I also went to a lovely bookshop near(ish) the Louvre in Paris. What makes wandering around a bookshop so special, even when you can’t understand the content because it is in a foreign language?

Where is your favourite bookshop, and what do you love most about it?

16 thoughts on “My Five Favourite London Bookshops

  1. More Than Greens

    You echo my thoughts EXACTLY on e-books. I just can’t get on board and will continue to lug around a ‘heavy’, delicious-smelling REAL book every day.

    I’ve been to so many AMAZING bookstores around the world that it is impossible to name my favourite, so I’ll narrow it down to London… One of my favourites in London is Nomad Books in Fulham. It is small but sweet with a lovely dark wood interior and they have a little cafe inside that does a fantastic chai latte.

    Oh, and of course I can’t go past Southbank Book Market without picking something up. The other week I got a beautiful old, hand-bound poetry book with hand-painted illustrations on its yellowing pages and an inscription on the inside cover written in 1889. 1889! The book cost me a whole £3. Love.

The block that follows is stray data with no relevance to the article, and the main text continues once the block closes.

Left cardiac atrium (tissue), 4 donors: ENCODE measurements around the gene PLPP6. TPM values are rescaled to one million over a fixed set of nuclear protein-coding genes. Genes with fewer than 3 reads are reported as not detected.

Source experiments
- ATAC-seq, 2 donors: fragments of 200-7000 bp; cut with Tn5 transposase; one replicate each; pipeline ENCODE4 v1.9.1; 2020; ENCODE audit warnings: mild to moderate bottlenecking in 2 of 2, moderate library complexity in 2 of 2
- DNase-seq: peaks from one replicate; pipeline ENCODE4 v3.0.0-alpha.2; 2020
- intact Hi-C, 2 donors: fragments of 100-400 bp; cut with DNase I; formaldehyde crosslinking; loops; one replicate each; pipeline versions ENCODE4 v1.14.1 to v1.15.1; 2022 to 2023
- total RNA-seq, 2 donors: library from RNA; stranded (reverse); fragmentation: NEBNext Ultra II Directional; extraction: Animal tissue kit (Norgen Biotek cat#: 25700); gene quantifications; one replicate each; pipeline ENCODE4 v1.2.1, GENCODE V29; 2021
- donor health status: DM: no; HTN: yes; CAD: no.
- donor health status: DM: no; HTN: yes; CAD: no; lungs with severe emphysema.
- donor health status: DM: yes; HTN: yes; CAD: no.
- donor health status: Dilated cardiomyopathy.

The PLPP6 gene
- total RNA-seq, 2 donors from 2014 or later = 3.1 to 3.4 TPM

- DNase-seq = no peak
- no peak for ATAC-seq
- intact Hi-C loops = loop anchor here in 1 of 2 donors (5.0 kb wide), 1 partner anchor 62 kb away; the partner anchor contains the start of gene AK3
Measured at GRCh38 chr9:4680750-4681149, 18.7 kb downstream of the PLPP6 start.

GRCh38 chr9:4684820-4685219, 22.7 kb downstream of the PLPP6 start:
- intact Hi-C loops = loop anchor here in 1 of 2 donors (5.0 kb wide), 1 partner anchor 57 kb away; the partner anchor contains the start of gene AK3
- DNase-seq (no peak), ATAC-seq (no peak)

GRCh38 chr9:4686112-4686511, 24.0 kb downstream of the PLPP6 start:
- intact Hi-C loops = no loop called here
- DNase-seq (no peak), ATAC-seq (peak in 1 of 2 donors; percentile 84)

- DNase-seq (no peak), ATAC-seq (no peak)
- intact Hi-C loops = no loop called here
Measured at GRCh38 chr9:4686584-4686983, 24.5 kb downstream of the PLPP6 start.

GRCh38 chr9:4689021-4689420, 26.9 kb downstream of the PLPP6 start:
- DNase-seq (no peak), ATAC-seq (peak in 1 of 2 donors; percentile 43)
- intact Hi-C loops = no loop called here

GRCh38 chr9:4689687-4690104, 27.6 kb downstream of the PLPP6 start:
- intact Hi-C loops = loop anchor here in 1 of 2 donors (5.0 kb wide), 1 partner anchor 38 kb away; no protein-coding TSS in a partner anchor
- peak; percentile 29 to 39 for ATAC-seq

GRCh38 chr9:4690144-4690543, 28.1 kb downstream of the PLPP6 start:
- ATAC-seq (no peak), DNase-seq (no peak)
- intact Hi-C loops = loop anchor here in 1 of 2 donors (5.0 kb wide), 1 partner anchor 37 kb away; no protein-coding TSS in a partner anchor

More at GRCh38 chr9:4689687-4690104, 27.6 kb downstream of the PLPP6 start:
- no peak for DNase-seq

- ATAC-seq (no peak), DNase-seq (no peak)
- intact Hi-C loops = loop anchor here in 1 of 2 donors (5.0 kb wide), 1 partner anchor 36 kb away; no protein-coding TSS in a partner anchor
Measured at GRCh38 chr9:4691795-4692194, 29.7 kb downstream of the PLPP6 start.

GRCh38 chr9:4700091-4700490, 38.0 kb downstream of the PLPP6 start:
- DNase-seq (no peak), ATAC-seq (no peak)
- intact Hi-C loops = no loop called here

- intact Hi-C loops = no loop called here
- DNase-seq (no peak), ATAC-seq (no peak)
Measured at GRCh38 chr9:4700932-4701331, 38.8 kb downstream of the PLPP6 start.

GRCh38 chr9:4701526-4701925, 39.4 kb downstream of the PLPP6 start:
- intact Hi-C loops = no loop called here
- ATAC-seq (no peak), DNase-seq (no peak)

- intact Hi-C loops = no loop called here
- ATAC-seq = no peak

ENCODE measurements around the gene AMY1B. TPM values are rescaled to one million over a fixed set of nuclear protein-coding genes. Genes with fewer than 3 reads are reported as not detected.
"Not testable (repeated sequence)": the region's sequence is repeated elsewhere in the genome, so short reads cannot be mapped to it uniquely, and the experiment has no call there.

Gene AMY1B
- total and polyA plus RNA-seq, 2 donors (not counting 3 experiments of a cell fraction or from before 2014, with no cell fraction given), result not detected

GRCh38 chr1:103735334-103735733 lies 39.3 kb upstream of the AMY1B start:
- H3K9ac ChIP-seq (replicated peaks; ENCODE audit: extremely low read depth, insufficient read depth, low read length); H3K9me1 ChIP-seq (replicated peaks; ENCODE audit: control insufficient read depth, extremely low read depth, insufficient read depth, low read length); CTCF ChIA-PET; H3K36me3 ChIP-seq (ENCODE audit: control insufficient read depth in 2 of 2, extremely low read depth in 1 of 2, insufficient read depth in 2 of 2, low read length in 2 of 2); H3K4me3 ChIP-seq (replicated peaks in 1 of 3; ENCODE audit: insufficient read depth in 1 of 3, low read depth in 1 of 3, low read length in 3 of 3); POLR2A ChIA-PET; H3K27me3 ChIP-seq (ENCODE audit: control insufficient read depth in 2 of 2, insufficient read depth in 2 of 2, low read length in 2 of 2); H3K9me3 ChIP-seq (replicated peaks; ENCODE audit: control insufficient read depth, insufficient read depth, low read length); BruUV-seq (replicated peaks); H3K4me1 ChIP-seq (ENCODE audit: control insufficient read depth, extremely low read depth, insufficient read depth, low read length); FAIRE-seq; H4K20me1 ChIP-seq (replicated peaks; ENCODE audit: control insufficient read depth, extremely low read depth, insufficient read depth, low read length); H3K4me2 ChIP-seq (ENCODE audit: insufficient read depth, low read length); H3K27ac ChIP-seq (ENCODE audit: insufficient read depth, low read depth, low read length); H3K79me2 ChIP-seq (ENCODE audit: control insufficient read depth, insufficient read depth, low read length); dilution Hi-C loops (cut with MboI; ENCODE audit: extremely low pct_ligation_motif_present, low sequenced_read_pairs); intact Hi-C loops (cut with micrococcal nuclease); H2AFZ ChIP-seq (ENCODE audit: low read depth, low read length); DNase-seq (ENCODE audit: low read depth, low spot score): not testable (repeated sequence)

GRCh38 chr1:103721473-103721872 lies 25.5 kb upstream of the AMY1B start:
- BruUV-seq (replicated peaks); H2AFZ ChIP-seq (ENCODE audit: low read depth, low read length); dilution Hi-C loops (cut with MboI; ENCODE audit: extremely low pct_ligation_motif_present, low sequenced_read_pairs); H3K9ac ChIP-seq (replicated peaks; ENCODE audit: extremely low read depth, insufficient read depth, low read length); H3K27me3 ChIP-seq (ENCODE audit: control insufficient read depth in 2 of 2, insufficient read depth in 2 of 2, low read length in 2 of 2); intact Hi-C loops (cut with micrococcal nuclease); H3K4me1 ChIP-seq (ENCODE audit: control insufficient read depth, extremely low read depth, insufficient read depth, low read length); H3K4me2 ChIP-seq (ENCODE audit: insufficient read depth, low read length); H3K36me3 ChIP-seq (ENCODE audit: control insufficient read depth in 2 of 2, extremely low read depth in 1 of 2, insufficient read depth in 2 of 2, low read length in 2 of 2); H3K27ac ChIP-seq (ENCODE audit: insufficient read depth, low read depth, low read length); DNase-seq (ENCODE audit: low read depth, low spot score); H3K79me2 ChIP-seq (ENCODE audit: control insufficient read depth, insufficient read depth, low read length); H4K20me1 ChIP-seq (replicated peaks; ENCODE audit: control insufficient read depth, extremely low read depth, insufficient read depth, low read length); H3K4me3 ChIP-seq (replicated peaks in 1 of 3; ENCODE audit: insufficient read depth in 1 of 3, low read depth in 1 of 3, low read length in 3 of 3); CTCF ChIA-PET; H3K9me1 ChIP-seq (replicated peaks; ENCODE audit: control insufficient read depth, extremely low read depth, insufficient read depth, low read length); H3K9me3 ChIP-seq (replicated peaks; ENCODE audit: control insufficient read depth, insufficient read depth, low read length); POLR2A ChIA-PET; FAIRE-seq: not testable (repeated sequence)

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  2. Carla B

    Glad you agree! Never been to Nomad as it is quite far from where I live but I will definitely try and get down there at some point soon… plus I love a good chai latte so that is an added incentive!

    How could I not include Southbank Book Market?! It totally slipped my mind, but it is one of the best places to pick up a book in London. Really atmospheric too. Can’t believe you got such a beautiful book from 1889 for £3!

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  3. Suz